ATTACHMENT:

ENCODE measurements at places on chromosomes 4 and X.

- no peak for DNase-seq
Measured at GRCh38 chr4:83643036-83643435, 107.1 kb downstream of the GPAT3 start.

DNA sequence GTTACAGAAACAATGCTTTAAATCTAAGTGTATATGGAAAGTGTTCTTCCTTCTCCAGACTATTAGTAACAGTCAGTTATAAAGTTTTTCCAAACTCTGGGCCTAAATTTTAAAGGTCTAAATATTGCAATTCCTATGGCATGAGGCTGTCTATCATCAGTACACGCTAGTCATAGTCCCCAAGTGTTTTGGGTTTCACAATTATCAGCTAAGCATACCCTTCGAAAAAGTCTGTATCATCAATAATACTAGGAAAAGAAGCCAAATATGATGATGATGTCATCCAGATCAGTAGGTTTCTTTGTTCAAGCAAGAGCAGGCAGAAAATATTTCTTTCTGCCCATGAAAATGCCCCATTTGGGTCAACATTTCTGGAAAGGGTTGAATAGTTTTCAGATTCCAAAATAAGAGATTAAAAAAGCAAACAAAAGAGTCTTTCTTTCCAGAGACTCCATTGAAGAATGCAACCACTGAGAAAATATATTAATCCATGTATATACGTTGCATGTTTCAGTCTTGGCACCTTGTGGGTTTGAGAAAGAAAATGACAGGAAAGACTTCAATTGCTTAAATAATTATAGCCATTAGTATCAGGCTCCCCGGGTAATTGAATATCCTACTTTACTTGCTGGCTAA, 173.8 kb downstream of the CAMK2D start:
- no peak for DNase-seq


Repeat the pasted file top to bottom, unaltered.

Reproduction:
ENCODE measurements at places on chromosomes 4 and X.

- no peak for DNase-seq
Measured at GRCh38 chr4:83643036-83643435, 107.1 kb downstream of the GPAT3 start.

DNA sequence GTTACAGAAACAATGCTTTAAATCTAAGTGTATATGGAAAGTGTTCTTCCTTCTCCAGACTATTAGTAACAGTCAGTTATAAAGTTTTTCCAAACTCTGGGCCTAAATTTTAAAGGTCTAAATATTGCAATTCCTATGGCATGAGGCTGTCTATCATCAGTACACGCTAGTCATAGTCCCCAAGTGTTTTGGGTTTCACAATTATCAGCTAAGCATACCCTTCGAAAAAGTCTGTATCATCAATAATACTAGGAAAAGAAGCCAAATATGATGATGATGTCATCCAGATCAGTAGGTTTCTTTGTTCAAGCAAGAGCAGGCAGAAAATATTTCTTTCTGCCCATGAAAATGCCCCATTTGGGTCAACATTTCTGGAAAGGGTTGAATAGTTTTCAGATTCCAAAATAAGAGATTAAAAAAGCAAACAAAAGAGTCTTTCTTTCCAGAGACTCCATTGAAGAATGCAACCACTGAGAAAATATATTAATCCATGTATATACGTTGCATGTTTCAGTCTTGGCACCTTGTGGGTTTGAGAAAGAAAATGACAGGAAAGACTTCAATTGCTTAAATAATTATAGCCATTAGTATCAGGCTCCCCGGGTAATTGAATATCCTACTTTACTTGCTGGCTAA, 173.8 kb downstream of the CAMK2D start:
- no peak for DNase-seq